Paul’s Three Evangelizing Tours
By holy spirit, Barnabas and Saul are set apart and sent forth from Antioch, Syria. (Acts 13:2, 3) On the island of Cyprus many become believers, including the proconsul Sergius Paulus. Time and again the Kingdom witnesses must leave cities because of violent persecution. For instance, in the city of Lystra Paul is even stoned and left for dead. But, when he revives, he is back at his work of witnessing and encourages others to remain in the faith, saying: “We must enter into the kingdom of God through many tribulations.” (Acts 14:22) How all of this encourages Jehovah’s modern-day witnesses to endure in the face of persecution!
A meeting of the apostles and older men at Jerusalem settles the question of circumcision. (Acts chap. 15) No, circumcision is not to be required of Gentile converts to Christianity. The holy spirit plays a role in this, for the letter sent out on the matter says, in part: “The holy spirit and we ourselves have favored adding no further burden to you, except these necessary things, to keep abstaining from things sacrificed to idols and from blood and from things strangled and from fornication.”—Acts 15:28, 29.
Silas accompanies Paul during his second evangelizing trip, and en route Timothy joins them. In a vision, Paul is entreated to step over into Macedonia to provide help. And, true to the self-sacrificing attitude of the apostle and his associates, they take this as their assignment in God’s service. Are we similarly motivated when afforded opportunity to expend ourselves in Jehovah’s service?—Acts 16:9, 10.
At Philippi, Kingdom witnessing results in an uproar, and Paul and Barnabas are imprisoned. An earthquake frees them, but they do not rush away. Instead, they preach to the jailer and his household, whereupon these all become baptized believers.—Acts 16:11-34.
Next, it is on to Thessalonica, and then Beroea. The Beroeans ‘are more noble-minded than the Thessalonians, for they receive the word with the greatest eagerness of mind, carefully examining the Scriptures daily to see whether the things they are being told are truly so.’ (Acts 17:10, 11) Should this not prompt us to be diligent students of God’s Word—modern-day Beroeans as it were?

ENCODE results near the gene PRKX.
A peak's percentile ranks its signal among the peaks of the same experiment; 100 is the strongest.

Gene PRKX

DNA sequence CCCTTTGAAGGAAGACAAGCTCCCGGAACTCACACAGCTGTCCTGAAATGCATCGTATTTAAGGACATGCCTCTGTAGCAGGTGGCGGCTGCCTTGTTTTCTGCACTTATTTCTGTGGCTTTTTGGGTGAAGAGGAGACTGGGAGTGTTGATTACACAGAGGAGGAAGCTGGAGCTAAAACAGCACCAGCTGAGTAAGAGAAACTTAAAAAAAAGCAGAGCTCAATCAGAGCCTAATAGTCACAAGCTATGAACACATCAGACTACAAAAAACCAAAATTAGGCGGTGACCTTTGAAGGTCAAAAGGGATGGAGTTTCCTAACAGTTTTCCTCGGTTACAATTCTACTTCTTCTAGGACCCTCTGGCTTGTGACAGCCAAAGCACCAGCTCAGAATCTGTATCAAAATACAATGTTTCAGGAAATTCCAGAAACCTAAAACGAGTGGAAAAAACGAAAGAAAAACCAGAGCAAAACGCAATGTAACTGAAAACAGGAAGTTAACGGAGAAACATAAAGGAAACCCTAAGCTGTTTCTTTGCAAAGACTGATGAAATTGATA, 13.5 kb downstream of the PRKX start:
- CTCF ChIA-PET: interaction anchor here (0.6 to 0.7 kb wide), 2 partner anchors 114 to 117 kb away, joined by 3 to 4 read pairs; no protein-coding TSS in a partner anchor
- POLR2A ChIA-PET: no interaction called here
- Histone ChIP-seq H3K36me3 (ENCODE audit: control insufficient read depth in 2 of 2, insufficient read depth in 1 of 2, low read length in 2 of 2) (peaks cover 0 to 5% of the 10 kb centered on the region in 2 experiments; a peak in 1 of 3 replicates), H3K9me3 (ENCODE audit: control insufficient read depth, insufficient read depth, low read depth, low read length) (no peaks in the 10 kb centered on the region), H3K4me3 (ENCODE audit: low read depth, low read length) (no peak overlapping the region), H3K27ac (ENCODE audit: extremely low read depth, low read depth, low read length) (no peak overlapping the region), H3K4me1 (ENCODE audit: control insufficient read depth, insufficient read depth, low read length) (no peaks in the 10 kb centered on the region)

Upon arriving in Athens, Paul witnesses boldly in the marketplace and is taken to the Areopagus by philosophers. There he gives a grand witness to Jehovah’s creatorship, to the oneness of the human family, and to the resurrection of Jesus Christ. The result? Some become fellow believers. (Acts 17:16-34) Going on to Corinth, the apostle finds so much interest in God’s truth that he remains there for 18 months.—Acts 18:1-17.
After returning to Antioch and spending some time there, Paul begins his third evangelizing trip. In Ephesus he witnesses boldly, and God keeps performing extraordinary works of power through him. The ministry in Ephesus proves fruitful, but it also leads to an uproar in this city teeming with worshipers of the goddess Artemis. But the apostle departs unharmed.—Acts 19:8–20:1.
On his way back to Jerusalem, Paul calls together the older men of the Ephesus congregation. He reminds them of his self-sacrificing service while in their midst. He had been busy as a Kingdom proclaimer and could point to his ‘teaching publicly and from house to house.’ What a fine example for those shouldering responsibility among Jehovah’s people today!—Acts 20:17-35.
Persecution Does Not Stop Kingdom Witnessing
Although Paul is warned against setting foot in Jerusalem, he does not turn back. (Acts 21:10-14) James and other older men of the congregation rejoice greatly when Paul tells them about God’s blessing on his ministry among the nations. But when the apostle appears in the temple, what a different reception he gets! Jews from the province of Asia stir up the entire city against him, and Roman soldiers rescue him just in time. Later, in a divided court of Pharisees and Sadducees, Paul raises the question of the resurrection, setting them one against the other. As the dissension becomes increasingly violent, Roman soldiers snatch Paul away. He is secretly sent to Governor Felix at Caesarea. Before the governor he defends himself against his accusers. But the apostle is kept in custody for two years. He later appears before Porcius Festus, gives a bold witness, and appeals to Caesar. (Acts 25:11) Still later, Paul appears before King Herod Agrippa II. Although Agrippa recognizes Paul’s innocence, the apostle has appealed to Caesar and therefore is sent on to Rome.
The trip to Rome is interrupted by a violent storm. The ship runs aground and is wrecked, but, even as an angel has assured Paul, all those aboard are able to make it safely to shore on the island of Malta. Three months later Paul and his traveling associates set sail for Rome. In the Roman capital, for two years Paul remains ‘in his own hired house and receives kindly those who come to him.’ For what purpose? So that he might witness to them, for we are told that he was busy “preaching the kingdom of God to them and teaching the things concerning the Lord Jesus Christ with the greatest freeness of speech, without hindrance.”—Acts 28:30, 31.
So it is that Acts concludes with an account of faithful Kingdom witnessing. Yes, the book of Acts highlights the grand Kingdom hope. And this inspired account should move present-day servants of God to be like their first-century counterparts—bold witnesses of Jehovah in action!
For details, see Aid to Bible Understanding, page 32, and “All Scripture Is Inspired of God and Beneficial,” pages 198, 199. Both books are published by the Watchtower Bible and Tract Society of New York, Inc.
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Like Peter at Pentecost, all faithful Christians are bold witnesses of Jehovah